Which seats make up the House battleground? Our new outside spending tracker can show you
With Election Day three weeks away, we’re rolling out our newest tool to help keep tabs on the large playing field that will determine control of the House: a spreadsheet that sums up the independent expenditures made prior to Monday by the four largest groups involved in House races. With this data, you can see which contests the major players think are competitive, and how much money they’ve devoted to each one, so far.
Before diving in, there are several important things to be aware of:
This sheet only covers expenditures made by the DCCC, the House Majority PAC, the NRCC, and the Congressional Leadership Fund (HMP and CLF are both super PACs). Many other organizations have spent millions on House races. However, these other groups are largely focused on the same set of races as the Big Four, so looking at what the top four groups are doing gives us a good sense of the battleground while avoiding information overload—though there can be exceptions, since priorities don't always sync up perfectly even among entities supporting the same side.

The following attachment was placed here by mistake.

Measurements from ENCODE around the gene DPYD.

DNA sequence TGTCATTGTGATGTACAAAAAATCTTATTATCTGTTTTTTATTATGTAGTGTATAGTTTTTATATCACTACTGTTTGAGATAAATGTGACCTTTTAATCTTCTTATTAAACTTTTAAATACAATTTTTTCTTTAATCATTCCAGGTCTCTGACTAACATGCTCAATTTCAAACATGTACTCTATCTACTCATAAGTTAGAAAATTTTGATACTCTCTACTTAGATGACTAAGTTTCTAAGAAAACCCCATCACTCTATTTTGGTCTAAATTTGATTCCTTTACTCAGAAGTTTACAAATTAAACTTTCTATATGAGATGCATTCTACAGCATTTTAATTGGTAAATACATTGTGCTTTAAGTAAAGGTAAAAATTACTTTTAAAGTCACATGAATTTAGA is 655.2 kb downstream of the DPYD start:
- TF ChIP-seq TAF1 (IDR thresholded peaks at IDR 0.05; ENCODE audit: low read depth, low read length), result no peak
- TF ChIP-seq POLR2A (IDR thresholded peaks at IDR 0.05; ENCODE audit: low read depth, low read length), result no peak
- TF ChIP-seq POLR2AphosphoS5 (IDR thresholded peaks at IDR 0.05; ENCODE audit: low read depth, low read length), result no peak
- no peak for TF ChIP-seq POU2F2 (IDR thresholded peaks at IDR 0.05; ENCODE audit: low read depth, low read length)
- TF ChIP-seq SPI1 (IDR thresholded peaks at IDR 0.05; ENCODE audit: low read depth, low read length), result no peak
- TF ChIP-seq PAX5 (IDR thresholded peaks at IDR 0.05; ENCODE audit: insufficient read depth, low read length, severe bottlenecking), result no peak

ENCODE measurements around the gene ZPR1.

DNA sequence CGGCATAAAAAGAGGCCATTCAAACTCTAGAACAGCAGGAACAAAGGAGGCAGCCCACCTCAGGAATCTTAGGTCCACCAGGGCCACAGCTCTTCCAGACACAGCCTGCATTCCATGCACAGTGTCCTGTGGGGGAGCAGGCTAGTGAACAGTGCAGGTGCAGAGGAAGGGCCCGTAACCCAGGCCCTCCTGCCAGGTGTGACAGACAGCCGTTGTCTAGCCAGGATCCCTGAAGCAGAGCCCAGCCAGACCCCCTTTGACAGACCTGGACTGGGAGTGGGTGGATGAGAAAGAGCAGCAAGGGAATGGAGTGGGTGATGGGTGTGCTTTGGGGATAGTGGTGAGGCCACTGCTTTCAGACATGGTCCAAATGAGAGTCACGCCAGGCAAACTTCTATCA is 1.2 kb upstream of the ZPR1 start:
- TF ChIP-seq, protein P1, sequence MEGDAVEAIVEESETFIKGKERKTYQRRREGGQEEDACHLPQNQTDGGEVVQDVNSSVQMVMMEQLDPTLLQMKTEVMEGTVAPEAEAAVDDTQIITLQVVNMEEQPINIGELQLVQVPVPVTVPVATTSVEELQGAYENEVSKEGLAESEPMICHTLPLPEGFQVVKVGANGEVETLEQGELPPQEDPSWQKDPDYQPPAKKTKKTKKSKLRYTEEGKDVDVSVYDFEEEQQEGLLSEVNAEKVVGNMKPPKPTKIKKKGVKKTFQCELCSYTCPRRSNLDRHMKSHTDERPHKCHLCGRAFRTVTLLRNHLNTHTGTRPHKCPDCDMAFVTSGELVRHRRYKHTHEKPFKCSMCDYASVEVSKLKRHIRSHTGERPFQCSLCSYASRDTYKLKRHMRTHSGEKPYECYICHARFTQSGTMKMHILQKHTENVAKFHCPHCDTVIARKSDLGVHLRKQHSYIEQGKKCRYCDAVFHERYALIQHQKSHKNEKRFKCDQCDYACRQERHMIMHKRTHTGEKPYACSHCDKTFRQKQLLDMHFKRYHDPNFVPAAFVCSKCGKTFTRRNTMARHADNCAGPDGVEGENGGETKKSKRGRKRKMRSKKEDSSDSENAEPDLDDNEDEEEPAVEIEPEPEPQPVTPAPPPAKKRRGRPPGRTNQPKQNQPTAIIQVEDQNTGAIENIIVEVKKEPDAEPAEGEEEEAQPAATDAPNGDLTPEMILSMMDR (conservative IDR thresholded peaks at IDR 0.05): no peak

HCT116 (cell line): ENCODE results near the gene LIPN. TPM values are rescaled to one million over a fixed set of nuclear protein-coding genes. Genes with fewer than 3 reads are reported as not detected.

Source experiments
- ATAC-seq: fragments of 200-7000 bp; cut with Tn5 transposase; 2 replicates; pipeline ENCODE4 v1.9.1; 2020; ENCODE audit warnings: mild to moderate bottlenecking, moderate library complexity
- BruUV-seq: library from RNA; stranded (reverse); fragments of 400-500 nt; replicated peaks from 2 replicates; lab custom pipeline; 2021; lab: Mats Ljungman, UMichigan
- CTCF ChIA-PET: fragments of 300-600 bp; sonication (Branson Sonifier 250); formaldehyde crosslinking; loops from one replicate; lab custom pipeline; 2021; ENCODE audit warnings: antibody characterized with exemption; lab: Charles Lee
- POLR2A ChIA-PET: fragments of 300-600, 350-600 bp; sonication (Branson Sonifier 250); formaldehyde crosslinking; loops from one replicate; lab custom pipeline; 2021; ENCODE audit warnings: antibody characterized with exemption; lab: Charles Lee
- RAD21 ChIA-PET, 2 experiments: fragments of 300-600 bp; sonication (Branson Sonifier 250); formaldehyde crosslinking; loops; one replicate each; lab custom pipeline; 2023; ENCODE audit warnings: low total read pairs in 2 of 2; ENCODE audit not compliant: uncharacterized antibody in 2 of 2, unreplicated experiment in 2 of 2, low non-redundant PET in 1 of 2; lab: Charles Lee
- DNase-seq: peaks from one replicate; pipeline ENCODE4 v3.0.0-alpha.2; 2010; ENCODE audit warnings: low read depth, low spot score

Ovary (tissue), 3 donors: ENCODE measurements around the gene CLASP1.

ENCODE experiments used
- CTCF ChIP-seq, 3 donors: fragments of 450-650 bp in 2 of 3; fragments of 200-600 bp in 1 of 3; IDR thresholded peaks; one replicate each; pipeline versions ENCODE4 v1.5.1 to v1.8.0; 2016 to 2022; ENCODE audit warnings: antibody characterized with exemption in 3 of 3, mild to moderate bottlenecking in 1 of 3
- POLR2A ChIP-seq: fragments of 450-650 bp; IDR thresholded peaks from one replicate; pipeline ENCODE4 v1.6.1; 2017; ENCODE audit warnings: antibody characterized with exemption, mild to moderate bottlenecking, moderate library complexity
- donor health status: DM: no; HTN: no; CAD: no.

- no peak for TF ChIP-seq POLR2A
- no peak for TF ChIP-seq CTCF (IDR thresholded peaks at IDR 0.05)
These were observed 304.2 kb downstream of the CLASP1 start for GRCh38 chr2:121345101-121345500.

Even if a district hasn’t seen much or any third-party money come in yet, it could still get added to this list before Election Day. By the same token, seats can change hands even if there’s little or no outside spending—for all their access to polls, analytics, and other data, these groups are by no means infallible in predicting which races will be the most competitive.
It also only covers past expenditures, which outside groups are required to report to the FEC. It does not account for upcoming spending, including TV ad reservations. Those are generally only available in (often fragmentary) media reports. It’s generally a safe bet, though, that most of these races will see continued spending all the way through Election Day. Some, however, will get triaged (or have already been), which we keep track of separately.
Not all dollars are created equal. If you spend $1 million in Minneapolis, that will buy a lot more ads than the same amount spent in New York City, where advertising is much more expensive.
The sheet does not include spending on special elections or primaries, or districts where total outside spending from the Big Four groups is less than five figures.
New independent expenditure reports keep rolling in all the time (groups generally have to file them within 48 or 24 hours of actually spending their money), and the pace will only quicken as we approach Election Day. We’ll therefore update our chart each Monday and note any key developments.